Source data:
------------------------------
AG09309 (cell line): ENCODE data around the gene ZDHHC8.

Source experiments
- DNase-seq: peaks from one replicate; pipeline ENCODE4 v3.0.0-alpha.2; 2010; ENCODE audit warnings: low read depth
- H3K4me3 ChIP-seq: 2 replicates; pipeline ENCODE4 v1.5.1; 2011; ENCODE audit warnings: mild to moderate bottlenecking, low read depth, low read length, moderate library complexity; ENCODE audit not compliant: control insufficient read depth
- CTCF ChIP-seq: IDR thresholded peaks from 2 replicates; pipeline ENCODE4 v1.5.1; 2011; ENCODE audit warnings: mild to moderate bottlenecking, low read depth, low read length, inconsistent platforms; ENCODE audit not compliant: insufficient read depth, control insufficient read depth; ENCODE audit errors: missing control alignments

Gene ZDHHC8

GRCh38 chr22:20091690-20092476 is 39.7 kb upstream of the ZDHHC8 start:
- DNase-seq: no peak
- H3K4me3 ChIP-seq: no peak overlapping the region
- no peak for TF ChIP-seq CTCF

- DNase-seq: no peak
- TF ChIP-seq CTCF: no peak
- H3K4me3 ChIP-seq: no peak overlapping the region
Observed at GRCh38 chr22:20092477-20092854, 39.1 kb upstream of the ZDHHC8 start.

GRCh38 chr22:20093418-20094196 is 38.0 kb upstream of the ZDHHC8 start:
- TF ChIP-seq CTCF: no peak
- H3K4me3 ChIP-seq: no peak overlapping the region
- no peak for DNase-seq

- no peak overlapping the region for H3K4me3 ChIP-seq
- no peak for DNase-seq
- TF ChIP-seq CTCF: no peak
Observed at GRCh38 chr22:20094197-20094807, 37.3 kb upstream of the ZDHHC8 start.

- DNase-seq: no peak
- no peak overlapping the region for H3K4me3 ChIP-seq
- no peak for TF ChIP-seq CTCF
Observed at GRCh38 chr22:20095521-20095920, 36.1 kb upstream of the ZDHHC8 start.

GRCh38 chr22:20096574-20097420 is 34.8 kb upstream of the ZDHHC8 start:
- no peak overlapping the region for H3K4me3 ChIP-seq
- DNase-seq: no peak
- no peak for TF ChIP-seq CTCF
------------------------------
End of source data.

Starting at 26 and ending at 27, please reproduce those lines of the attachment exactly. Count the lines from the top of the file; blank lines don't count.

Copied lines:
Observed at GRCh38 chr22:20095521-20095920, 36.1 kb upstream of the ZDHHC8 start.

GRCh38 chr22:20096574-20097420 is 34.8 kb upstream of the ZDHHC8 start: